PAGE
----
Anyone grasping for optimism is mistaken. As is anyone who believes that only abortion rights are at stake. The current court, given the nature of state legislatures and the federal judiciary, is poised to support bad cases that give the government the ability to cut off funding for family planning or expand religious exemptions to anti-discrimination laws affecting women and LGBTQ Americans, as well as to uphold efforts by the Trump Administration to narrowly read Title VII employment protections and Title IX rules on sexual harassment. In Hyatt, the five conservative justices made it clear that if they disagree with precedent, they are free to overrule or rewrite it — no matter how settled that precedent has become.

The question remains: What can pro-choice Americans do to reverse or slow down these losses? Plenty.

We need uniform, nationwide protection for reproductive autonomy that stems from our federal constitution and federal statutes and regulations because state laws cannot provide less protection than federal mandates require. The right to make reproductive health decisions should not depend on where you live or whether you can afford to travel to New York or California. With Republican control of the Senate and an anti-choice President and no federal constitutional protection if Roe is overturned, no remedy will exist at the federal level until we take back the Senate and presidency. That is a powerful incentive to get involved in organizing for the 2020 election and support whoever is the Democratic nominee, even if you don’t like all of their policies.

Barring federal protection, pro-choice state legislatures — led by pro-choice leadership — have the power to better preserve women’s access to abortion. But there are too few of these between the coasts. Start by electing pro-choice governors or taking back one chamber of your state legislature. This can be done. In Pennsylvania for example, activists have turned five state Senate seats Democratic in 2018 and 2019, and they need to flip only three more seats to win control of the state Senate. Similarly, in Virginia, recent elections have opened up the possibility that by 2019 the legislature will be controlled by pro-choice leadership.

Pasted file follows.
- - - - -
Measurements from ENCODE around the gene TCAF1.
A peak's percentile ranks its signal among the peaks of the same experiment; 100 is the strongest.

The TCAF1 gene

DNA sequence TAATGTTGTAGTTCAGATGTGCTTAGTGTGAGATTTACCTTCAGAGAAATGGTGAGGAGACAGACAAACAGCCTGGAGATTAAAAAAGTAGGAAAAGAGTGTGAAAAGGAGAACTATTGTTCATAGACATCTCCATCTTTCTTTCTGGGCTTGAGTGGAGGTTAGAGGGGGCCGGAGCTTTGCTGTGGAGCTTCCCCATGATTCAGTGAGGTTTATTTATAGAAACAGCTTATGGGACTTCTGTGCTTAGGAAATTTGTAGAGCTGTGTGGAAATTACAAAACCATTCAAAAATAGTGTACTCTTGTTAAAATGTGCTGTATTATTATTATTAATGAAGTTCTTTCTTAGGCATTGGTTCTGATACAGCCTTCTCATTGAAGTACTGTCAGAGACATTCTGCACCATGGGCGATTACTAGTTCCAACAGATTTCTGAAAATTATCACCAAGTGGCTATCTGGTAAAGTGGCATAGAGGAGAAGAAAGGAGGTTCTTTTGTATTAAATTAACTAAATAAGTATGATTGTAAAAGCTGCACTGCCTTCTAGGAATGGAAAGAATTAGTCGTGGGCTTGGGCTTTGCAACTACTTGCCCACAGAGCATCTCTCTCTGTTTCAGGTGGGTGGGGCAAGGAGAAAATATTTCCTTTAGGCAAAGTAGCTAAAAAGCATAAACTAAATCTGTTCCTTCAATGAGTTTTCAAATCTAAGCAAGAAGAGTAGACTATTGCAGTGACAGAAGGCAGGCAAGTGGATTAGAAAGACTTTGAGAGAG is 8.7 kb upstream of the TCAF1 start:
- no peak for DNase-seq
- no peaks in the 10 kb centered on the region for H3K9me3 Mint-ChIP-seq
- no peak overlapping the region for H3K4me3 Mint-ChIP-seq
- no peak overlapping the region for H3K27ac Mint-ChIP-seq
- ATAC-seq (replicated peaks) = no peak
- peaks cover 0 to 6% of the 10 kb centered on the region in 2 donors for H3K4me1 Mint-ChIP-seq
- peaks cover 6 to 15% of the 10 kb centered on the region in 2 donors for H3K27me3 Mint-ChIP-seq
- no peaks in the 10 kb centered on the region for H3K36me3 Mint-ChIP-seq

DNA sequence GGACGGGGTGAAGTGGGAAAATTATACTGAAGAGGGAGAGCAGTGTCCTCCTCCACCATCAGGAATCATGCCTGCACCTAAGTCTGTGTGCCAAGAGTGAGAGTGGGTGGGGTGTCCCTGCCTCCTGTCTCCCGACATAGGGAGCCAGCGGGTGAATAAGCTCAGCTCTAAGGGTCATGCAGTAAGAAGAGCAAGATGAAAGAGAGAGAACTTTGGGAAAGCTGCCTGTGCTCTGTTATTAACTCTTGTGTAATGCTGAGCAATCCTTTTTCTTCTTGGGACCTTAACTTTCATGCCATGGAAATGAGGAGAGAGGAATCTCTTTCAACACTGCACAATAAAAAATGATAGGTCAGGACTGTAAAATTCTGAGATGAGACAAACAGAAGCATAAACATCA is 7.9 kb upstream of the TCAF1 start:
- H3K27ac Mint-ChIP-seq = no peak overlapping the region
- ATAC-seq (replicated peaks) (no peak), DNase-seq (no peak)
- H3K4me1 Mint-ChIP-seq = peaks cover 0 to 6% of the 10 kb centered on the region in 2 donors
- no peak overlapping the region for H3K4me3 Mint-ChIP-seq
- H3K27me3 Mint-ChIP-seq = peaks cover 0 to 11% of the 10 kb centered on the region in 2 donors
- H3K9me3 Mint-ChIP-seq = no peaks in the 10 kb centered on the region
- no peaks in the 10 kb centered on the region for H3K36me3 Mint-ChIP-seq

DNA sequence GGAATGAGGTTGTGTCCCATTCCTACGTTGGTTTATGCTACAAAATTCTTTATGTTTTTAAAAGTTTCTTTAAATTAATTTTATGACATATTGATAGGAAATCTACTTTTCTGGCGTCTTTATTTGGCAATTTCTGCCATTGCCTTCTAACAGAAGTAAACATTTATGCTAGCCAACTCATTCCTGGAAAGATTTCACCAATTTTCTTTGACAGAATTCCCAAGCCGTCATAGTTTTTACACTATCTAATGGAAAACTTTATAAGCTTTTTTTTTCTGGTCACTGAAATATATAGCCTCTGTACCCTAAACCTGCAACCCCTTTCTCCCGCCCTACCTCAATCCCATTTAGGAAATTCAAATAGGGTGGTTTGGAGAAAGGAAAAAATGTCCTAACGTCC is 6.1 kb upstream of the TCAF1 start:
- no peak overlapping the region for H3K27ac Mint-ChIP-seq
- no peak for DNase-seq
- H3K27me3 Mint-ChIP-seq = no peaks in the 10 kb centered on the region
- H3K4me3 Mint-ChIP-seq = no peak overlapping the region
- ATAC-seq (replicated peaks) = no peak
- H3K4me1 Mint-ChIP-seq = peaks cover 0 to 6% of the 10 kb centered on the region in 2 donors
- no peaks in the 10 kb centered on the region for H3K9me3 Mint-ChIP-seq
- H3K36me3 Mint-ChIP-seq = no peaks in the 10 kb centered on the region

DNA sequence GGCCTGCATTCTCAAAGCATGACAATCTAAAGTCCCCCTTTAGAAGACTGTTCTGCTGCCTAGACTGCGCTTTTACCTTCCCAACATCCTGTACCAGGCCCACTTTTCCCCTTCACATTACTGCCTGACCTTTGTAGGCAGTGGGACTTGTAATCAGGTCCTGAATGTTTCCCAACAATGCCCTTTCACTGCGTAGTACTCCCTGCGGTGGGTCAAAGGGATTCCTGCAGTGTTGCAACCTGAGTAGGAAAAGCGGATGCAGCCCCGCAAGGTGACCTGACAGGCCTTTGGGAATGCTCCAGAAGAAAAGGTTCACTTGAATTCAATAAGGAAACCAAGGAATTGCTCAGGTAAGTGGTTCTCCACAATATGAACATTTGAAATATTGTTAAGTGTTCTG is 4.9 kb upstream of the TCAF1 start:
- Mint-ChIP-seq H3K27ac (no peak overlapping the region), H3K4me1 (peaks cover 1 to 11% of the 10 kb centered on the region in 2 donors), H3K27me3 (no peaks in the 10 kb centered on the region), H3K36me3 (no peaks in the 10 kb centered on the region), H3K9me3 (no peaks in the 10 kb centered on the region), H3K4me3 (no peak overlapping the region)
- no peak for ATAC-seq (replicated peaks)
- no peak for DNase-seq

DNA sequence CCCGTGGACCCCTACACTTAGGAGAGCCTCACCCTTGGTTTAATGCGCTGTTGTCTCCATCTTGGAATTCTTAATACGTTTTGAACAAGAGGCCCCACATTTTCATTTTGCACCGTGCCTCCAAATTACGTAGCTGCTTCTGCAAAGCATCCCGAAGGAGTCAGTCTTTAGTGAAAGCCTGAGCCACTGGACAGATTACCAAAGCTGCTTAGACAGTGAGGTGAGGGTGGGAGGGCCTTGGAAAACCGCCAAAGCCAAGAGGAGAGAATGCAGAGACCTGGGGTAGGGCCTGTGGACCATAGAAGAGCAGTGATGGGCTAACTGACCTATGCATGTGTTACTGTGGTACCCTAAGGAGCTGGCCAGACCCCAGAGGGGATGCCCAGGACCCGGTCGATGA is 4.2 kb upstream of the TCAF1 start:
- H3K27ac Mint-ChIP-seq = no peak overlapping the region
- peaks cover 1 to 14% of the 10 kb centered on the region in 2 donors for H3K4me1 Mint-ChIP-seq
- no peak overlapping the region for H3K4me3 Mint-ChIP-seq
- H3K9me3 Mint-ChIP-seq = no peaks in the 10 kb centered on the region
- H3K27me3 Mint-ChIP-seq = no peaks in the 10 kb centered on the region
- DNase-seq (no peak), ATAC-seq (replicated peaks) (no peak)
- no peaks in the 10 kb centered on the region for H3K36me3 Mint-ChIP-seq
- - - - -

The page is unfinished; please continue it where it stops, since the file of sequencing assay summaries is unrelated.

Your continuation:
State judicial elections and appointments are also key. States are free — using statutes or their own constitutions — to expand protection for reproductive autonomy beyond what is contained in federal law. When laws that run afoul of these protections are challenged, the United States Supreme Court cannot review state court decisions based on these independent state provisions.

Invoking these provisions, state courts can and have played an important role in strengthening protection for abortion rights. Most recently, the Kansas Supreme Court struck down a law that would have banned the most commonly used procedure for second-trimester abortions as violative of that state’s constitution. Other states are adding provisions to their state constitutions that can, if properly interpreted, strengthen protection for abortion rights. In January, Delaware added an Equal Rights Amendment to its state constitution, and Vermont is moving forward with a constitutional amendment declaring a right to personal reproductive autonomy. New York strengthened protection for abortion rights via its Reproductive Health Act, and at least nine other states are considering statutory proposals to protect abortion rights.

If you care about women’s reproductive rights, you need to do more than vent your alarm on social media or sign petitions. The real work — phone calls, canvassing and fundraising for candidates in key state and federal elections — will be the game-changer. Time to get to work.